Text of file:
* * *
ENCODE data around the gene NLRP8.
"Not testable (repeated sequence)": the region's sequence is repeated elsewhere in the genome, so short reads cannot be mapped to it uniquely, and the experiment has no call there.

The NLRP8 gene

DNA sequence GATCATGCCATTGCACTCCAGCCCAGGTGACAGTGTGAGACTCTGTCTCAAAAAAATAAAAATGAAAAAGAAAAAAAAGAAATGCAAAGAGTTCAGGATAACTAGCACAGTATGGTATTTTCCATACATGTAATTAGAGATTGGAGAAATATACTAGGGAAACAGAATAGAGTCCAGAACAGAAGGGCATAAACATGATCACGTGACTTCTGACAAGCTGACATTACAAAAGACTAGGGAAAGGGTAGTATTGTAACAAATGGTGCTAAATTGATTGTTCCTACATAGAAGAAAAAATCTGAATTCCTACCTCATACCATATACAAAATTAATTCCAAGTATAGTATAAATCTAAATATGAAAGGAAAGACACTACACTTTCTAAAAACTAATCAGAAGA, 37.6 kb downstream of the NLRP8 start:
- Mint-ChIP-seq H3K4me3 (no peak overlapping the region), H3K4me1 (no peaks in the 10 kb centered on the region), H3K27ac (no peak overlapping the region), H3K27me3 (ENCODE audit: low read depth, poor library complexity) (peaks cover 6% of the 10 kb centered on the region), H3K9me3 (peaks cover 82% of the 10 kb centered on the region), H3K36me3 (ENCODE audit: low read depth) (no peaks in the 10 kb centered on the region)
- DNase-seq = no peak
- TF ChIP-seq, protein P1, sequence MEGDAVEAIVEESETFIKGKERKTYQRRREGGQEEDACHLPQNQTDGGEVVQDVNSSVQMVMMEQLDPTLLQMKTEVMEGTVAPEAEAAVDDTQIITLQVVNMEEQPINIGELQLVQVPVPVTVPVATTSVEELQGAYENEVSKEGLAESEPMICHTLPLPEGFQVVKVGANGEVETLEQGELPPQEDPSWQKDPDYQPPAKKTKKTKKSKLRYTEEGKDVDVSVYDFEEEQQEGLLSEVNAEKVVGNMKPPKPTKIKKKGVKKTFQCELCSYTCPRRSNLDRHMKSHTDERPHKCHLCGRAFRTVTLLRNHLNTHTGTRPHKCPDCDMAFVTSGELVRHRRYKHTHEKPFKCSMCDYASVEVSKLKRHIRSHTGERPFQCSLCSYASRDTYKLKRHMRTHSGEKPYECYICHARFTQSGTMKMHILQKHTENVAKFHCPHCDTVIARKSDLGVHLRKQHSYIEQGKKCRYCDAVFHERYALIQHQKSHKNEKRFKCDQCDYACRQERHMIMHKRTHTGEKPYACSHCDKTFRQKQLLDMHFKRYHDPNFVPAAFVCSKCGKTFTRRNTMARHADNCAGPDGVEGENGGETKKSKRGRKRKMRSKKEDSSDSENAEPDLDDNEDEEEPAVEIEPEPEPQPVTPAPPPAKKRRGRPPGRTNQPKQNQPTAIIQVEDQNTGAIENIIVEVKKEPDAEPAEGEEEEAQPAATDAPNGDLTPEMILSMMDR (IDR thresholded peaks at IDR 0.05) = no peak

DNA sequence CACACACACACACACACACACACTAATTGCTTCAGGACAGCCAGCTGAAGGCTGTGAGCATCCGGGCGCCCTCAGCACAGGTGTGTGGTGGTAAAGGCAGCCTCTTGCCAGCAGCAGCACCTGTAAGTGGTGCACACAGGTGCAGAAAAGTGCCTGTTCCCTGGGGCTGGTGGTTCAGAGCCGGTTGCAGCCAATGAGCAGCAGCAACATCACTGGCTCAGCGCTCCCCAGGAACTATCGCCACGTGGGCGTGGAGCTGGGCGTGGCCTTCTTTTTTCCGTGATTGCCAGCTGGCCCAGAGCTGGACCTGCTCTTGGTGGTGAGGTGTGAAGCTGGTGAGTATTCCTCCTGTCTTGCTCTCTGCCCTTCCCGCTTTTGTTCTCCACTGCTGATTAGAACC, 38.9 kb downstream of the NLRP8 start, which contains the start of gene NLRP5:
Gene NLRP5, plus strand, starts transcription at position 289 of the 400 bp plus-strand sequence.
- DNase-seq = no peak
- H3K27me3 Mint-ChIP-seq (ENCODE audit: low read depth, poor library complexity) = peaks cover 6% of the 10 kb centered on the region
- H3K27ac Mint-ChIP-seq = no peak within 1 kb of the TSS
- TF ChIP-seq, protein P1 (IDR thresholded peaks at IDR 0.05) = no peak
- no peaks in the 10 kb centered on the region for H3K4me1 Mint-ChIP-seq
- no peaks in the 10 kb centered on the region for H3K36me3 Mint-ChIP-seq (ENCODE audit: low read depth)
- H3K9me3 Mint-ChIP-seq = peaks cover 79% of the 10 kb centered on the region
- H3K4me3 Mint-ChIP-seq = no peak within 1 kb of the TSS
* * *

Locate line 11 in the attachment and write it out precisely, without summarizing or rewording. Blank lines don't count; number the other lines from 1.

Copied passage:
- H3K27me3 Mint-ChIP-seq (ENCODE audit: low read depth, poor library complexity) = peaks cover 6% of the 10 kb centered on the region